Caution urged as tribes enter new industry


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The Reservation Economic Summit DC was in full swing in the nation’s capital on Tuesday with a breakout session on the burgeoning marijuana industry in Indian Country.

Interest in marijuana grew following the release of the Wilkinson memo late last year. In it, the Department of Justice confirmed that the shift away from strict enforcement of marijuana prohibition laws would also apply to tribal governments.

Tim Purdon, a former U.S. Attorney for North Dakota and an advocate for the Wilkinson memo, spoke at the breakout session. He said DOJ will not prosecute a tribe that has legalized marijuana as long as a strong regulatory system is in place.

“As long as a sovereign state has a strong regulatory scheme,” Purdon said, “it appears the DOJ will stand down.”

Purdon represents Alex White Plume, a former president of the Oglala Sioux Tribe whose industrial hemp crops were destroyed by federal agents even though the plant does not contain the same drug-inducing characteristics as marijuana, a close relative. Tribal law recognizes the distinction but federal law does not.

Purdon is trying to help his client restart the hemp operation but is seeing opposition from government attorneys. He said tribes need to be able to justify their decision to pursue marijuana cultivation in order to avoid similar types of litigation.

“You need to make the argument that your regulation is strong, robust and protects public safety and that [growing marijuana] is a positive for your tribe,” Purdon added.

Robert Shepherd, a former chairman of Sisseton-Wahpeton Oyate in North Dakota and South Dakota, serves as the tribal relations officer for Monarch America, a cannabis development firm. He urged tribal leaders to consult their entire community before deciding whether to legalize marijuana.

“As a tribe you have the moral ethical decision as a people to start that conversation with your community,” Shepherd said. “You want to let your community make that decision for you.”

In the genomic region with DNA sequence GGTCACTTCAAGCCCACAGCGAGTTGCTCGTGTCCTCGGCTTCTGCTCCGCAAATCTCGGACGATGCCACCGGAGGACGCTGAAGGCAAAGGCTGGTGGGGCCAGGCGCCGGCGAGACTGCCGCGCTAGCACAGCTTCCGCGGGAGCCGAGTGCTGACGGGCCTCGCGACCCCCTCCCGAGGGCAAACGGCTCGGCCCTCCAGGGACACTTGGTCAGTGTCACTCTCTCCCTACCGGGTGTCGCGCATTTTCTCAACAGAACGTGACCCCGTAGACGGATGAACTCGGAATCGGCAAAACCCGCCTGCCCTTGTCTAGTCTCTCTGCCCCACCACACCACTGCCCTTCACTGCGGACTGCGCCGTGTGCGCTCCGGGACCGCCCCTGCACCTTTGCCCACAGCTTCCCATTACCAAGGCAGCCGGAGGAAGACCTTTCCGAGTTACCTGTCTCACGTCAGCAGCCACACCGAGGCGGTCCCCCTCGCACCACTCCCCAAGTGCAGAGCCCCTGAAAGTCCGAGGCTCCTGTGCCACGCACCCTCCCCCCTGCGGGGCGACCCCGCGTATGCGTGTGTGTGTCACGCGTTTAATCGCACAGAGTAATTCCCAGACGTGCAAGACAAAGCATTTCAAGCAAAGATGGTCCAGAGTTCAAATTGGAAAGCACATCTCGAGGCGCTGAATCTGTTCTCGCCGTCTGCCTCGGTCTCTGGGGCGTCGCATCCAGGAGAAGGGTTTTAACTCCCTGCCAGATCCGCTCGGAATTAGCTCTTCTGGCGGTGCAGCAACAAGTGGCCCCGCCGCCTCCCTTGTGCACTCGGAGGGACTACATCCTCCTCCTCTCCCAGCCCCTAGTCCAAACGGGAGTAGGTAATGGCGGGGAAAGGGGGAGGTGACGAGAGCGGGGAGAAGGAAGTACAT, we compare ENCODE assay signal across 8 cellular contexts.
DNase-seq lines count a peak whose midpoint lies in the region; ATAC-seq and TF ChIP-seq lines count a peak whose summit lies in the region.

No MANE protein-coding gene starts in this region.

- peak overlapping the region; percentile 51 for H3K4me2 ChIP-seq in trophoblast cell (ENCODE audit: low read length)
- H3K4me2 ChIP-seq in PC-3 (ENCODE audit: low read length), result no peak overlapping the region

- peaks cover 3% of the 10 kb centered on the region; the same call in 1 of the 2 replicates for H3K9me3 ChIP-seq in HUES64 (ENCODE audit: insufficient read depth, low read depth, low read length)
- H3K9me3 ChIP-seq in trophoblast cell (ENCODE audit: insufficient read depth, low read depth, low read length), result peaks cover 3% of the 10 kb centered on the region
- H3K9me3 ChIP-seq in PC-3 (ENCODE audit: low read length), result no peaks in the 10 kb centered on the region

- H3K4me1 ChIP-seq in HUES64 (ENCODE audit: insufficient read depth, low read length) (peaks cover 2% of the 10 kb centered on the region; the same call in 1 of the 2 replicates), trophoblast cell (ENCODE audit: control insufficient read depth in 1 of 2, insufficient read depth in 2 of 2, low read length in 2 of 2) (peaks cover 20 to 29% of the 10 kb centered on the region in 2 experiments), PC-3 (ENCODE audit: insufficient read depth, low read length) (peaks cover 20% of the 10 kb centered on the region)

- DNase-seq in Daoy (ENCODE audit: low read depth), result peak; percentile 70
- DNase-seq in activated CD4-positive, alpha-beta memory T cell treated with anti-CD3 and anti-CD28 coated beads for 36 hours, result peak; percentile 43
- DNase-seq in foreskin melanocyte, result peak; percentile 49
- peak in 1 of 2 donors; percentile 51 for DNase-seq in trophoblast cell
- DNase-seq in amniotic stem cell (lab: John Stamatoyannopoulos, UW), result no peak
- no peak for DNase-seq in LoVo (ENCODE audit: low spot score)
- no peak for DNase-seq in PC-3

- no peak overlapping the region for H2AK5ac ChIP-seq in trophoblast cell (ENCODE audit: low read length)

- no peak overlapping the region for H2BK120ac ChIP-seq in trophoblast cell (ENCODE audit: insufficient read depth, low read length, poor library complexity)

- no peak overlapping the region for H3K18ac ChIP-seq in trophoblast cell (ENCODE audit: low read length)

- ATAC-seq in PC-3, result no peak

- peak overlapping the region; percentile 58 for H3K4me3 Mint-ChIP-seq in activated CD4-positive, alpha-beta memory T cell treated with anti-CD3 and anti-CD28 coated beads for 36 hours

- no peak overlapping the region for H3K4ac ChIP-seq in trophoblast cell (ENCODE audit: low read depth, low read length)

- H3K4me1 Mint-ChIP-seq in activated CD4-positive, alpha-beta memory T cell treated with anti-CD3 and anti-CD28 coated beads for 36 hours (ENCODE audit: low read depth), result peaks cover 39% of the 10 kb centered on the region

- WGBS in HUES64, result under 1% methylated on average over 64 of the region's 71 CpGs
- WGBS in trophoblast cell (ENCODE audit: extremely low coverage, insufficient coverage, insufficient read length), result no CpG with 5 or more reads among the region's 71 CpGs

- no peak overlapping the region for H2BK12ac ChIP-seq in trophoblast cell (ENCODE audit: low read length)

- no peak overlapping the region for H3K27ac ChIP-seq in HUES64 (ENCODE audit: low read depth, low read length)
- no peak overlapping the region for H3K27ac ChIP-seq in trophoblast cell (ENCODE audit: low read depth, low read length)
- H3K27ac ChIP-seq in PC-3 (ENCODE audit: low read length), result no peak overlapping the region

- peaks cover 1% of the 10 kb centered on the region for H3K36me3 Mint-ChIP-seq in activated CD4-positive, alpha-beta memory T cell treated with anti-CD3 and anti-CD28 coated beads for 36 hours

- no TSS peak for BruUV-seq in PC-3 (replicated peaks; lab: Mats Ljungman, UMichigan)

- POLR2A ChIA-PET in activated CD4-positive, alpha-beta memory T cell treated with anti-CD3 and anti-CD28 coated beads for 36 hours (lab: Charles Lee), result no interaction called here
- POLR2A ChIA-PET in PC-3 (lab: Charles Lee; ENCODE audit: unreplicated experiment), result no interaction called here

Shepherd also implored tribes to proceed with caution to avoid potential litigation that could harm tribal sovereignty.

“We don’t want to pierce our sovereignty veil any sooner then we have to,” he said.
Polly Fairchild is the president of Native Bloom, a business that consults with tribes interested in legalizing marijuana. She said tribal governments need a specific plan before pursuing any operations.

“Your market is specific to you, your land and your local legal considerations,” Fairchild said. “Proceeding without a well thought out business plan is dangerous.”

Purdon echoed that statement in his closing remarks. He warned that federal policies could change quickly and present further challenges for tribes that legalize marijuana.

“The question is how the federal government will react to tribes getting into marijuana,” he said. “Be careful because we don’t want the first case to be a failure.

RES DC is in its second year in Washington, D.C., The event, hosted by National Center for American Indian Enterprise Development, continues today and tomorrow.

(Photo: Former U.S. Attorney Tim Purdon, at podium, discusses marijuana in Indian Country at the RES DC Summit in Washington, D.C., on June 16, 2015. Robert Shepherd, former Sisseton-Wahpeton Oyate chairman, is seated on far left. Photo Credit: Andrew Bahl/Indianz.Com)

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